212_Black_Body_Graph

And yes, getting your heat from an infrared source as well as a convective source is more similar to our natural environment – outside! That’s likely a big part of the reason why you feel your most comfortable when you get your heat from both an infrared source and a convective source – it’s more similar to the environment we evolved in. And being more comfortable is a pretty good result, on its own.

Moving on from the heat-human connection to efficiency concerns, there are good reasons infrared is more efficient than convection based systems. Primarily this is because you heat the people and objects in the room, not the air, reducing your heat loss through the building envelope (see my other blog posting on efficiency that goes into this in more detail). It also lends itself very well to zoned systems, since its localized installation and rapid response time combine to make it very effective in a zone configuration. The heat is more evenly distributed and there are no losses due to duct-work.

One of the other great features of infrared is the fact that it doesn’t rely on moving air around. As a result, there are some great benefits that follow from this fact. Infrared systems don’t circulate air through dirty ducts, helping with indoor air quality. There’s no sound from a fan or moving air making for a quieter environment. And since you aren’t trying to heat up a bunch of air, you get the warming effects much more rapidly than with convection heat – once the panel is at operating temperature in a few minutes, you’ll be feeling warmer!

What’s the take away?

Infrared isn’t a panacea – like most technologies, it has its weaknesses. Its environmental impact is tied to where you get your electricity from, and it doesn’t perform its best when there are significant line of sight issues (bed lofts with desks underneath come to mind as a challenge). Those quibbles aside though, it’s pretty easy to see why it’s easy to get excited about infrared heat – there are so many positive aspects to it! And anyone who has had the opportunity to spend time in a room heated via infrared panels will attest to how fantastic the quality and feel of the heat is. Still, we try and keep a level head on our shoulders about our technology because making wild claims can be harmful to our industry. Nobody likes to find out they’ve been lied to and companies spreading misinformation about infrared end up hurting the entire industry when they do so, as it casts doubt on the veracity of the real benefits.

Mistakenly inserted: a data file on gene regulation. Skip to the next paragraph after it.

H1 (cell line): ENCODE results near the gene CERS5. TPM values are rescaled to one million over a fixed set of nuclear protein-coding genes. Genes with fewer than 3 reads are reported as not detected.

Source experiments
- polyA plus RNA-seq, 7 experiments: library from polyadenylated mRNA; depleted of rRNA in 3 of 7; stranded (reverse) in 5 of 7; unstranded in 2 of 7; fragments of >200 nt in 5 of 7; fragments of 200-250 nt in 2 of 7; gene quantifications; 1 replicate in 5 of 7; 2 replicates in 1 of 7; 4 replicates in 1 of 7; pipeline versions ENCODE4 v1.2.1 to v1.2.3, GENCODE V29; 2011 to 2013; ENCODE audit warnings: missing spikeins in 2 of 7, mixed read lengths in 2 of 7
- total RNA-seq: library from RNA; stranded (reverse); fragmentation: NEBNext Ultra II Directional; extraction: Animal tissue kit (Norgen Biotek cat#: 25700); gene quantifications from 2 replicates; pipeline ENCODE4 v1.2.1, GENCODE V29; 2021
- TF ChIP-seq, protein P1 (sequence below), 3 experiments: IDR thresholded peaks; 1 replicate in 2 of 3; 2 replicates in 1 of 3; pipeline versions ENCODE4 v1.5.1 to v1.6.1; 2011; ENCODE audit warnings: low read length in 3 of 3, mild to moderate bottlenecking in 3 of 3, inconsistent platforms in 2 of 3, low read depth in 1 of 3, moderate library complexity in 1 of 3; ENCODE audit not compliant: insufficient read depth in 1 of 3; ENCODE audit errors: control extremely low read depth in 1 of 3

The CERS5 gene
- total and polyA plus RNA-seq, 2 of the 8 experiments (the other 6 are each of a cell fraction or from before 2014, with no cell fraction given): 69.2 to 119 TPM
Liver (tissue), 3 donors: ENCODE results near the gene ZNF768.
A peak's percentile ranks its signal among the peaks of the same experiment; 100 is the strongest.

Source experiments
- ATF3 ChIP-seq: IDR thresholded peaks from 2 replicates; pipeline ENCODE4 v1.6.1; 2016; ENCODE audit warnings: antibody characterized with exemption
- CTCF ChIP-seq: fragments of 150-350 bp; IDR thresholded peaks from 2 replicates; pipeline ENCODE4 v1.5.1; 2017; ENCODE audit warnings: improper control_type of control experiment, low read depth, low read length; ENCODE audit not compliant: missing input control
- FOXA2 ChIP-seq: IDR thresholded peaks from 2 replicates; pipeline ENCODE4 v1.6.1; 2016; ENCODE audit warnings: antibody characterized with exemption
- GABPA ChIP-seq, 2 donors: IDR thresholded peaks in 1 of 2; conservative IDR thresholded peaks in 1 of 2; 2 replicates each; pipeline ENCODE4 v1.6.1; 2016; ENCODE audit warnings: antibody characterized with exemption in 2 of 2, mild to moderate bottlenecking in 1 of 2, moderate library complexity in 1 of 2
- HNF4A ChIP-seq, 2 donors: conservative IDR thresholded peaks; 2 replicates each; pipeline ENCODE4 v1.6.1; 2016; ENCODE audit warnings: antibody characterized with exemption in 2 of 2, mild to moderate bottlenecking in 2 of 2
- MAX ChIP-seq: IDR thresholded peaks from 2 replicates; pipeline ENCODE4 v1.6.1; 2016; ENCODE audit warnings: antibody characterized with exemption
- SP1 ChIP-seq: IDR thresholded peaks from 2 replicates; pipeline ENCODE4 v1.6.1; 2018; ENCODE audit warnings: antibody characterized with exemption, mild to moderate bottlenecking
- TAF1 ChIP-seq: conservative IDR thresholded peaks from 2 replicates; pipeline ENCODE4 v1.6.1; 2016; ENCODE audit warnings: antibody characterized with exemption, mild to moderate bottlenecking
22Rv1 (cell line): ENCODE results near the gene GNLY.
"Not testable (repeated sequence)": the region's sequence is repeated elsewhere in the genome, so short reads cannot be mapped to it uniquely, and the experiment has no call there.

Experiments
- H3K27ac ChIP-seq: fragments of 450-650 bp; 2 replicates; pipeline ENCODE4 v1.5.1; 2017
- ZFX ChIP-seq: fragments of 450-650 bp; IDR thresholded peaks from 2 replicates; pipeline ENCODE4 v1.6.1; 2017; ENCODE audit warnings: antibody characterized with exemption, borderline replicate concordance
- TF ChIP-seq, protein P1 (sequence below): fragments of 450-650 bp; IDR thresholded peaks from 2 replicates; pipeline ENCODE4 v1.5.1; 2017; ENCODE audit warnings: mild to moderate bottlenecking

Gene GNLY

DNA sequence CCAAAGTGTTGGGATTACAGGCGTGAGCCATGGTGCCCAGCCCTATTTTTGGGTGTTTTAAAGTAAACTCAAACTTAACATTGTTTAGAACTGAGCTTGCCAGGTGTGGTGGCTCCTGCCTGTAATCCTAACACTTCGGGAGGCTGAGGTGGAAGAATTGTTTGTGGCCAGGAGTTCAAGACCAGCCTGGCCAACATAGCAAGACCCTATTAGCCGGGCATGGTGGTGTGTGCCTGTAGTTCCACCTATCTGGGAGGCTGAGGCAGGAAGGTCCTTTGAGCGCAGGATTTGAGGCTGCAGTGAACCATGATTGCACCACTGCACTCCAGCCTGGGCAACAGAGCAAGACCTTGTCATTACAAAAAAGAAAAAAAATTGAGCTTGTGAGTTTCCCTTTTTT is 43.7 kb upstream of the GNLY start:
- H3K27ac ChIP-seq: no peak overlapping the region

Ducoterra’s technology, and our claims, are grounded in a solid, science and evidence-based approach that leverages scientific principles in the design and production of our heaters while confirming assumptions with rigorous testing. We consult with PhDs in materials sciences when looking at new components. We use our own heaters to heat our manufacturing facility and offices. We test and compare our heaters with market alternatives in a calorimetric test chamber. We listen to our customers feedback and incorporate that information into the product updates. We do all these things to help insure that we are producing a fantastic product that will benefit you and your family.


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2 thoughts on “Fake Infrared Heating

  • david

    “We listen to our customers feedback and incorporate that information into the product updates.”
    Great! Hello, could you pl asap produce a DC far infrared heater? 24V should be easily doable. Pl reply when available. Thanks.

    • Jim Beebe

      Hello David,

      Thank you for your feedback. Are you interested in a DC heater for your own usage? Do you have any ideas on how many people would want such a heater instead of the more traditional AC heaters? These are serious considerations for us at Ducoterra since all new products require UL certification which is costly and can take up to a year. So before we produce ANY new product we need to understand the market size better. Any help you can provide would be most appreciated.